Most liberal arts colleges are in a significant transitional time insofar as faculty leadership is concerned: long-time faculty leaders are being replaced by a newer and usually younger cohort of faculty who often have not had the opportunity to develop leadership competencies. This can be particularly problematic in this challenging time when institutional goals and faculty priorities must be brought into alignment, whether at the departmental level or at the institutional level of governance.
Four years ago the Great Lakes Colleges Association, with funding from the Andrew W. Mellon Foundation, developed the GLCA Academic Leadership and Innovation (GALI) Institute, a program designed to engage faculty in understanding the sometimes conflicting, often misunderstood, and nearly invariably complex factors that must be considered in decision making and problem solving in liberal arts institutions. Chief academic officers send faculty teams (three to five people, typically early to mid-career) to go through a sequence of workshop activities designed to help them gain insight into (a) the multiplicity of external factors influencing our institutions; (b) the process involved in developing plans for, and successfully implementing, a mission-driven institution; and (c) principles of constructive negotiation and decision making at the level of faculty governance committees and department meetings. In addition, each team brings an institutional challenge, typically identified by the faculty team in consultation with their chief academic officer, to which the team applies what they have learned to develop a solution, in consultation with their faculty peers, to take back home. This program helps foster skills of academic leadership and constructive problem solving that will allow the rising generation of faculty leaders to engage in governance more effectively.
The specific elements of a GALI Institute workshop include:
Issue Identification: An analysis of the often competing expectations of various college constituencies, both internal and external (including faculty, students, parents, alumni, trustees, donors, local community officials). Including role playing, discussion focuses on the effect of such expectations on institutional decisions concerning academic and student affairs, admissions and financial aid, athletics, facilities, or college relations with a local community.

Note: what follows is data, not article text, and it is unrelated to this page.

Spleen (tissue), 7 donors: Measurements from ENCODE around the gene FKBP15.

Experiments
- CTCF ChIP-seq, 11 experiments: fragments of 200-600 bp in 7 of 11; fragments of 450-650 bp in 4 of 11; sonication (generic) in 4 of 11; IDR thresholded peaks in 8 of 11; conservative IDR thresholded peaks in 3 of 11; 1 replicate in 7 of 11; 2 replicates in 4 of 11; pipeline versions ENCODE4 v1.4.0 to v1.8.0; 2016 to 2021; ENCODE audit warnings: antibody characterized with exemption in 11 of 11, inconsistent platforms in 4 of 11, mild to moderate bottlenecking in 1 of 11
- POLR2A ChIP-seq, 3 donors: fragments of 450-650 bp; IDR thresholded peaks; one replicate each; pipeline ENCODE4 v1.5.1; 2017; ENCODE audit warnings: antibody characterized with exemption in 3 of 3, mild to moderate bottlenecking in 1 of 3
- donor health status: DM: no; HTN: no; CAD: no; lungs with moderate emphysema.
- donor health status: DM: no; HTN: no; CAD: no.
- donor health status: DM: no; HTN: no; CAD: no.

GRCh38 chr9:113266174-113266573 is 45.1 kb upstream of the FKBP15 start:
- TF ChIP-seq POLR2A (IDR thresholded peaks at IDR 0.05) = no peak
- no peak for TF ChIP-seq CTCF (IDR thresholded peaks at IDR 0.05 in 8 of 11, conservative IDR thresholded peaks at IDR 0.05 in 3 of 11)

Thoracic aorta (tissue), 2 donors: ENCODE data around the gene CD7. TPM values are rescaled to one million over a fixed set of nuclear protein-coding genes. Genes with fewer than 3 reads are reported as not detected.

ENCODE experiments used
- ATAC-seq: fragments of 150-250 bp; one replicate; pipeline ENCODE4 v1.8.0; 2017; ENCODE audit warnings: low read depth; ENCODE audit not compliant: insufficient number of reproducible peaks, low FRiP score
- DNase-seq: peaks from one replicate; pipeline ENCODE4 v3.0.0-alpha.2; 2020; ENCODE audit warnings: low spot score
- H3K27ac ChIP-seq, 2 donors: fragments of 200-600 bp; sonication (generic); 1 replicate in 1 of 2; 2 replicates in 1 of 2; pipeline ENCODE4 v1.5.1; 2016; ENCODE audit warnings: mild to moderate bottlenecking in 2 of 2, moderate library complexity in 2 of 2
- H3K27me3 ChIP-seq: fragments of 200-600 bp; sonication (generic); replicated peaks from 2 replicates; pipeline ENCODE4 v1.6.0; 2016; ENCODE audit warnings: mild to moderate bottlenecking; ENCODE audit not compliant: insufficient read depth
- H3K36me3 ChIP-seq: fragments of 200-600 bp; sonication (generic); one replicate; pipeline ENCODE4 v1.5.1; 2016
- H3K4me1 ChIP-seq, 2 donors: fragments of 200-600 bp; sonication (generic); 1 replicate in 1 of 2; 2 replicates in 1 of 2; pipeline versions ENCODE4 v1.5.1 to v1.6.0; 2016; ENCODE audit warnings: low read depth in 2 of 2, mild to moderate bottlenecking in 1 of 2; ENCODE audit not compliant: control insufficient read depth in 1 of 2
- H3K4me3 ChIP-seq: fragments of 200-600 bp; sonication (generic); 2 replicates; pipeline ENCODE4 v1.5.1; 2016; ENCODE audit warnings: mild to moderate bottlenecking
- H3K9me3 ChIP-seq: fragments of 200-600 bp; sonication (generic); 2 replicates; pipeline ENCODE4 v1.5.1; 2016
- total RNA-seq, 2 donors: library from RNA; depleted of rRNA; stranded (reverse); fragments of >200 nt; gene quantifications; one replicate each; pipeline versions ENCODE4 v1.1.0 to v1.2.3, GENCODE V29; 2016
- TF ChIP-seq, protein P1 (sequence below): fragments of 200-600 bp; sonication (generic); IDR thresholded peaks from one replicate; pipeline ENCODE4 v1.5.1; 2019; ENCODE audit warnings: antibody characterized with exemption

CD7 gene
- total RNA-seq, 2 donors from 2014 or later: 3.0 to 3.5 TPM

Design a College, and Make it Work: Project teams design an ideal liberal arts college in terms of mission, core values, and programs of study, as well as such practical considerations as the number of students, endowment size, and tuition. Each team confronts the challenges involved in fulfilling mission and values when they make resource allocation decisions in a budgeting exercise. What choices and tradeoffs will the leadership team make in terms of such things as faculty-student ratio, tuition and discount rate, faculty and staff salary, or intercollegiate athletics? How will the team respond to financial challenges (e.g. a decline in endowment value or shortfall in the entering class)? The exercise encourages participants to consider strategies to sustain and strengthen essential qualities of liberal arts education in the context of available resources.
Negotiation and Leadership within the Academy. From the premise that negotiation skills are essential for effective leadership, the exercise employs a case approach focusing on instances in which faculty members in leadership roles (such as department chair) seek to identify common interests and foster agreements among different parties in dispute.
Strategies for Addressing an Institutional Challenge. Prior to the workshop each institutional team, working with their chief academic officer, identifies a particular challenge facing their home institution; at intervals throughout the workshop team members meet to identify strategies through which faculty leadership – both formal and informal – can help to address the challenge they have identified. Each team presents its action plan and receives feedback from other workshop participants to culminate the workshop.
In addition to its substantive content, one of the most important benefits of this program is the opportunity it provides participants to meet and develop contacts with faculty members of other liberal arts colleges. These exchanges allow faculty members to gain greater understanding of both common elements and differences among their home institutions.
The GALI Institute also includes two other key components:
1. An award program, called the GLCA Academic Innovation Fund, which provides funding on a competitive basis for groups of faculty to work across the threshold of a campus or department on projects that have the potential to strengthen curriculum and enhance teaching and learning within particular fields of study.
2. Cadencing Activities that periodically convene participants in past workshops as well as recipients of Academic Innovation Fund grants to provide updates and continue the momentum of collaborative faculty activity.